When one door closes…

When one door closes another door opens; but we so often look so long and so regretfully upon the closed door, that we do not see the ones which open for us.” – Alexander Graham Bell

This was a quote I used a lot during my days teaching innovation. We are often blind to opportunity because we look backwards and not forwards.

In the last week I received unpleasant news on two unrelated fronts of my artistic journey.

First, I was notified by Rockfish River Gallery and Gifts, where I’ve had my work for about four years now, that they are changing the terms of their standard agreement.

The woman who was running it when I first put some of my paintings there was a wonderful lady who was passionate about supporting local artists, but she was not a business woman. Last year she decided that she was unable to run the gallery anymore, so she sent a notice that she was going to shut it down unless she could find a buyer for it. The Rockfish Valley Community Center, where the gallery is located decided to take it over. They had a grand reopening over the summer and they appear to have breathed some new life into it. Unfortunately, they have also discovered that it is not sustainable under its current structure.

The new terms require a $20 monthly fee to be paid just to display there, and then they will still take a 30% commission on the works sold. If you want to volunteer to work 10 hours a month in the gallery then they will waive the fee and reduce the commission to 10%. In the four years that I have had work there they have sold exactly three paintings. I cannot justify paying $20 a month to keep my work there, nor will I work for $2 an hour, so I will be pulling my work out of the gallery. I will begin the search for additional galleries to display my work in that have more attractive terms. It is sad though, because that is the closest gallery to us and I can easily send people there, plus many locals tell me they’ve seen my work there.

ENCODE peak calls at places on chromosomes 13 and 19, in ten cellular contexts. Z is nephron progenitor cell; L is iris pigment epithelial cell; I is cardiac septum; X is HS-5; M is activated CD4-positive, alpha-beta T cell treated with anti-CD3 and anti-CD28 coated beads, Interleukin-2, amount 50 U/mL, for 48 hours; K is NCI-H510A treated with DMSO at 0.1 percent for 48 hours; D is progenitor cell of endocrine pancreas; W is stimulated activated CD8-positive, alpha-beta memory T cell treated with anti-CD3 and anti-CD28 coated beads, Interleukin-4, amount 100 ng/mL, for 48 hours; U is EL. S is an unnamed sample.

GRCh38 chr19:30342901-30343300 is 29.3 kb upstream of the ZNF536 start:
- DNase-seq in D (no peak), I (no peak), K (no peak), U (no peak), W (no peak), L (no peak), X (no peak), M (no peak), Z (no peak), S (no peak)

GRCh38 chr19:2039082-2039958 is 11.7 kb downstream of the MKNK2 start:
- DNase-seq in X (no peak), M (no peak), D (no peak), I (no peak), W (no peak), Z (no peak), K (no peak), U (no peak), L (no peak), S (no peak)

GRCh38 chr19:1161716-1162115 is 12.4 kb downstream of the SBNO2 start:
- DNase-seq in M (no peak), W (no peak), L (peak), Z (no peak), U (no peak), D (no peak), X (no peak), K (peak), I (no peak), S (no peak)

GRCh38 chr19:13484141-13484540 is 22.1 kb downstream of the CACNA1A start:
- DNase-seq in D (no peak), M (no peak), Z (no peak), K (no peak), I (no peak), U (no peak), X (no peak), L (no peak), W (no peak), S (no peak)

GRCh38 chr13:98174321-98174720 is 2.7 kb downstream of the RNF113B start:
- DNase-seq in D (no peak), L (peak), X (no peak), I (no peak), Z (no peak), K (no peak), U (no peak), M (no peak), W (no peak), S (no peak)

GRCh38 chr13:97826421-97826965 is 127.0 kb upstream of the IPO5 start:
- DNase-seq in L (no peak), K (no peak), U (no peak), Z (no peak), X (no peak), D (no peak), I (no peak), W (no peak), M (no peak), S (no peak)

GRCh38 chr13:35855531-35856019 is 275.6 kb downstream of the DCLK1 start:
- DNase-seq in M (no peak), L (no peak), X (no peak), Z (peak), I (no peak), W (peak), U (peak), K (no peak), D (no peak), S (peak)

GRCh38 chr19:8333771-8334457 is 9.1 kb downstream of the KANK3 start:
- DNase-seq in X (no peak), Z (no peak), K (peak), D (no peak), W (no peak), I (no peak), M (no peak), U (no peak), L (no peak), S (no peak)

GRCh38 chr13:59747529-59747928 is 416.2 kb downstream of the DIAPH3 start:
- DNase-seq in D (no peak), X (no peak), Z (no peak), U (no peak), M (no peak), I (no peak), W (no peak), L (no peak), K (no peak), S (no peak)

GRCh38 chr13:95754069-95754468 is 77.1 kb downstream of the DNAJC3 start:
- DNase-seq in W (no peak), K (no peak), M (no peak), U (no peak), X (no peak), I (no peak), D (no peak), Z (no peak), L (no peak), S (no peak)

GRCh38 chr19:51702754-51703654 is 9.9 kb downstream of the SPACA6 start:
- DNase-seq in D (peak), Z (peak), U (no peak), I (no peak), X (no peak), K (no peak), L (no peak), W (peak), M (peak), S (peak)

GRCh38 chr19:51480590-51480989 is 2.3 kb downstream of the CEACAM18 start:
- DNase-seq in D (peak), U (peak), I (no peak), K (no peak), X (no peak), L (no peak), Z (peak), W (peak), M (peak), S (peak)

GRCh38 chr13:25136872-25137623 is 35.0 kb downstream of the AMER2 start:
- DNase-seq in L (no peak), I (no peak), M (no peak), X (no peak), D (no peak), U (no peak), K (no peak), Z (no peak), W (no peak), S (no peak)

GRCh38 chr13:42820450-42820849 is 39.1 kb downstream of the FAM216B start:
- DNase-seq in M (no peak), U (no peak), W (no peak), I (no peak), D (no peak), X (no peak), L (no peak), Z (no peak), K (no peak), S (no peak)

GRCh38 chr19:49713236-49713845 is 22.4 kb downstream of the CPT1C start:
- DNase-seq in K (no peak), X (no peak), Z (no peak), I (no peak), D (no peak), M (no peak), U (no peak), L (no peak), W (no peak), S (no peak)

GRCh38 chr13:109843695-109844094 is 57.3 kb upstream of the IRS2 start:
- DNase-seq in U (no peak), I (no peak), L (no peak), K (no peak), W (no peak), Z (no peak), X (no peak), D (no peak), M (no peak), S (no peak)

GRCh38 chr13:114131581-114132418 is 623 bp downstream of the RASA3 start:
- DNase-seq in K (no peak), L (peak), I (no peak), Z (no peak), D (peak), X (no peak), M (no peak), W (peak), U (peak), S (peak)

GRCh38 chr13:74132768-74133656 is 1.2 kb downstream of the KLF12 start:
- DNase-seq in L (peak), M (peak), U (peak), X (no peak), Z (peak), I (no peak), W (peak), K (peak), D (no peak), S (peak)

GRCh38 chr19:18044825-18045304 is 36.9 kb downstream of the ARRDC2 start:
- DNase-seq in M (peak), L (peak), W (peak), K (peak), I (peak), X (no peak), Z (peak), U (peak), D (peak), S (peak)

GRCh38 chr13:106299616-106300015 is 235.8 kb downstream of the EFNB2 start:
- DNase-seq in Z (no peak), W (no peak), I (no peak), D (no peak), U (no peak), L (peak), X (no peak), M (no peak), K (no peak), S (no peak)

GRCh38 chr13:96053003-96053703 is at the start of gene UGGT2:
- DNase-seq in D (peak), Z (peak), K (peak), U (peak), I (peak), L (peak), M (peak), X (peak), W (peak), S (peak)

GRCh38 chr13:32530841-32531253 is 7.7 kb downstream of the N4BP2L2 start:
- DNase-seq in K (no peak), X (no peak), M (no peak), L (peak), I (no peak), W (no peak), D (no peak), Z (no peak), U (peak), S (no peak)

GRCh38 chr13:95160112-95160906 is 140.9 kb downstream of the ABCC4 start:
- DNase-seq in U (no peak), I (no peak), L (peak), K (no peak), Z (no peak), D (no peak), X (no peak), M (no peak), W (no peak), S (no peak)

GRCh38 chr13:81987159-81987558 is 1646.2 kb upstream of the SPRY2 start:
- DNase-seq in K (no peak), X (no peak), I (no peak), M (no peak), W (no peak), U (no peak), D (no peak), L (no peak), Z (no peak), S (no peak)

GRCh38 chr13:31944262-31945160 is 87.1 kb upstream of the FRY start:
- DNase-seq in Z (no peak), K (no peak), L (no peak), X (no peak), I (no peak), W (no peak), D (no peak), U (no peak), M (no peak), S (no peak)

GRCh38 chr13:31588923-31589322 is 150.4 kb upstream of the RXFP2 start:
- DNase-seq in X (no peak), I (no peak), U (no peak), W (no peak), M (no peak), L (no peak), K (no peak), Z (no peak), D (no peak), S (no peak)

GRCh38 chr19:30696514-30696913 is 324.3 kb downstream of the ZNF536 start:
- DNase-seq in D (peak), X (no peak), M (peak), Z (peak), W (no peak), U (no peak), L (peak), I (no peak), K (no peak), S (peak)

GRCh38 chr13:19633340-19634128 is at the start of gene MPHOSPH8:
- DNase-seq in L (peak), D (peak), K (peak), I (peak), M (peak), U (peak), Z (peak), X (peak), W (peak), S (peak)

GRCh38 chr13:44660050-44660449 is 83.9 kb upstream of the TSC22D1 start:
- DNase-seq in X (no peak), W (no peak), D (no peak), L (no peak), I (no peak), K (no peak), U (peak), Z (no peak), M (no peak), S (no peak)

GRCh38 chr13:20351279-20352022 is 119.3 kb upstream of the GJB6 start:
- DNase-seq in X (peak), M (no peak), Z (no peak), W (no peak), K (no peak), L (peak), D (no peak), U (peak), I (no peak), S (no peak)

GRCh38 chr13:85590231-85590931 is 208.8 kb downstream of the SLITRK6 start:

I will continue to show some work at the Shenandoah Art Center in Waynesboro, and I also have work on display at the Friendly City Inn in Harrisonburg.

The other bad news, and this one is quite heartbreaking for me, is that Nimrod Hall will not be opening their doors for art workshops in the foreseeable future. Owners Laura Loe and her husband Will Loving need a break. Owning and operating Nimrod Hall is a labor of love, but Laura has been doing it for 25 years, first as a hired manager and then, since 2013, as an owner. They have decided that for now, they just want to enjoy it as a second home and a private retreat for themselves and their family. They have said this is for 2023 but have not speculated at all about what the future holds. For those who might be interested, here is Laura’s statement.